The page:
Posted on 12/12/07
New Scientist has received an unprecedented amount of interest in this story from readers. If you would like up-to-date information on any plans for clinical trials of DCA in patients with cancer, or would like to donate towards a fund for such trials, please visit the site set up by the University of Alberta and the Alberta Cancer Board. We will also follow events closely and will report any progress as it happens.
It sounds almost too good to be true: a cheap and simple drug that kills almost all cancers by switching off their “immortality”. The drug, dichloroacetate (DCA), has already been used for years to treat rare metabolic disorders and so is known to be relatively safe.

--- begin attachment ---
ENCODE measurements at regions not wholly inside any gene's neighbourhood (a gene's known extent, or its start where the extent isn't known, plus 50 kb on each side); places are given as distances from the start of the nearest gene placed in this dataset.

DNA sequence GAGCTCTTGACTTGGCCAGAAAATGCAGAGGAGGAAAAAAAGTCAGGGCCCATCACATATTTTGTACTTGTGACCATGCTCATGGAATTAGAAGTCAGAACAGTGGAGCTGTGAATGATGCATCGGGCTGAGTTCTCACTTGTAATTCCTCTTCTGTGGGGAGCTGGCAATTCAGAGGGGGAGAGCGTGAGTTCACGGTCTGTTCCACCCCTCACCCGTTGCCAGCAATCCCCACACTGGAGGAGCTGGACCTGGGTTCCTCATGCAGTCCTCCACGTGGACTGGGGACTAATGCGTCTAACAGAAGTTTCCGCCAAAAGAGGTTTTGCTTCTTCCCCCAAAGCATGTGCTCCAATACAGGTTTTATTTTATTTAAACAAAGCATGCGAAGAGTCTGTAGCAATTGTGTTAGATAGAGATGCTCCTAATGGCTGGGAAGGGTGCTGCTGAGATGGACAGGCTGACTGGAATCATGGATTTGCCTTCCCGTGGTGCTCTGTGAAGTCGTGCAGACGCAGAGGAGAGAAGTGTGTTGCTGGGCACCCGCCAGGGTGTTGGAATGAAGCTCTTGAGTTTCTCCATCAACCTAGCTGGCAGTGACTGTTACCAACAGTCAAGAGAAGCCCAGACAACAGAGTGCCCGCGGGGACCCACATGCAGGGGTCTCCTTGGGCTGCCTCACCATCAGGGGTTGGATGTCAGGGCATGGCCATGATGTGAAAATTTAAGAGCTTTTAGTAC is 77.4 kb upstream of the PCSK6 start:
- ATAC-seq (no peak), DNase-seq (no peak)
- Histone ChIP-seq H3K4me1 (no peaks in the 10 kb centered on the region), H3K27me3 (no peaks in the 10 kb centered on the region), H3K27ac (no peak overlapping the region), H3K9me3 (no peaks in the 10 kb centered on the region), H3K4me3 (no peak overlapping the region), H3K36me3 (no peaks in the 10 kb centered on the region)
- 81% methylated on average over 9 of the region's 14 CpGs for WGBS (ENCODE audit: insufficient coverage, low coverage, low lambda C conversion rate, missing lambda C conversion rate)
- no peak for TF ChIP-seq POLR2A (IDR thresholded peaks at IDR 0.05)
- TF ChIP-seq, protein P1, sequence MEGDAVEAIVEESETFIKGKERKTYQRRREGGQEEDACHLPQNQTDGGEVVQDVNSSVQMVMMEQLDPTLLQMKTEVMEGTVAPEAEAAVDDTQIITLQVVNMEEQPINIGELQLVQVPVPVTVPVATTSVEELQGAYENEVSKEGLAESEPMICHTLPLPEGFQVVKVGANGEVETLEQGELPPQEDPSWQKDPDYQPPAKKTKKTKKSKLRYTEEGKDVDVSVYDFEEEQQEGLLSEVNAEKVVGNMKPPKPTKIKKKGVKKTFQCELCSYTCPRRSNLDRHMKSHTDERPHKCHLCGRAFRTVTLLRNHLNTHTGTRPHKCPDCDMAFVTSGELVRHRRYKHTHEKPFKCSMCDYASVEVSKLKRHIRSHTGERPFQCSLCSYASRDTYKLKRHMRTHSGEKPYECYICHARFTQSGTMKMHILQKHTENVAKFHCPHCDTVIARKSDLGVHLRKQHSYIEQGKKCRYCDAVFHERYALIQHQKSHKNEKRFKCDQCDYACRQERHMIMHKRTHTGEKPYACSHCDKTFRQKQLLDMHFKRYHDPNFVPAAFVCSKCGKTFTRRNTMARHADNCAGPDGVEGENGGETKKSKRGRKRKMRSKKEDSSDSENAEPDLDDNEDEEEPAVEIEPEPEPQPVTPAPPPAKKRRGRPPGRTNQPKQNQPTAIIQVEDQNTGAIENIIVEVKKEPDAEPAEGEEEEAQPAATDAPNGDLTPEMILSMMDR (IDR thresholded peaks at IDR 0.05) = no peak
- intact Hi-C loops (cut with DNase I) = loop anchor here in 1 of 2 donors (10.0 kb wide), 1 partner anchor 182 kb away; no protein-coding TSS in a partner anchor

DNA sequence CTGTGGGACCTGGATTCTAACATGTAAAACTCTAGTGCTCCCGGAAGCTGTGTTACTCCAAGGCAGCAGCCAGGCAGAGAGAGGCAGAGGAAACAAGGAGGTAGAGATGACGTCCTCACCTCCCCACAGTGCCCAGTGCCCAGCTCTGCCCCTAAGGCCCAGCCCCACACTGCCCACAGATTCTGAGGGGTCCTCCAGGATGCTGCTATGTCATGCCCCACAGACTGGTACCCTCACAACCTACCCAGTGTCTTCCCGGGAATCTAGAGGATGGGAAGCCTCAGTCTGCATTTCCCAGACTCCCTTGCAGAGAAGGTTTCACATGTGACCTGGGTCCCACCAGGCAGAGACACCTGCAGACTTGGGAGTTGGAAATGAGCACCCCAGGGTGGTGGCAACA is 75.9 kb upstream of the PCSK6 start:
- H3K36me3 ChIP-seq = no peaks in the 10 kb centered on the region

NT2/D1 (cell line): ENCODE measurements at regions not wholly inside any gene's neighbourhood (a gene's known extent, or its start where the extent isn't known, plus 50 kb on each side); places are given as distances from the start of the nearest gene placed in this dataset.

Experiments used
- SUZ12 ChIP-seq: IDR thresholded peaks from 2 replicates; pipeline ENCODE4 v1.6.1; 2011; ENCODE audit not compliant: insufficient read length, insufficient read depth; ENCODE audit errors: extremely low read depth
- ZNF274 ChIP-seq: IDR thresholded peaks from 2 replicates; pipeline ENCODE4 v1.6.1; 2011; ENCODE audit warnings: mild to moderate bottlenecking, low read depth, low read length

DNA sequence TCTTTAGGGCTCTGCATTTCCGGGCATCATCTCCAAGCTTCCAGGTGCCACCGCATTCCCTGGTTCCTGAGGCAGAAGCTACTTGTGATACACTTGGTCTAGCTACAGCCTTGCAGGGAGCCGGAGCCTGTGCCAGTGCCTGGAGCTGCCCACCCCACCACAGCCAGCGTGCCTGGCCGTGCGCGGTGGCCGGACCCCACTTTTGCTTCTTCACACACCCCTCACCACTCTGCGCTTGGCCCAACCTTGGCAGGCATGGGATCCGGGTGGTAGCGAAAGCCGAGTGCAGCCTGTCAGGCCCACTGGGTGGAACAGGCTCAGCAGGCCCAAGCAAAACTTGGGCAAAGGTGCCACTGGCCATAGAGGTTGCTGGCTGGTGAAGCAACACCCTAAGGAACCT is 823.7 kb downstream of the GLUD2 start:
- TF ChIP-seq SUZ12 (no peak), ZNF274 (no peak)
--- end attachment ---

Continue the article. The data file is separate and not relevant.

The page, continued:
It also has no patent, meaning it could be manufactured for a fraction of the cost of newly developed drugs.
Evangelos Michelakis of the University of Alberta in Edmonton, Canada, and his colleagues tested DCA on human cells cultured outside the body and found that it killed lung, breast and brain cancer cells, but not healthy cells. Tumours in rats deliberately infected with human cancer also shrank drastically when they were fed DCA-laced water for several weeks.
Read More: Cheap, ‘safe’ drug kills most cancers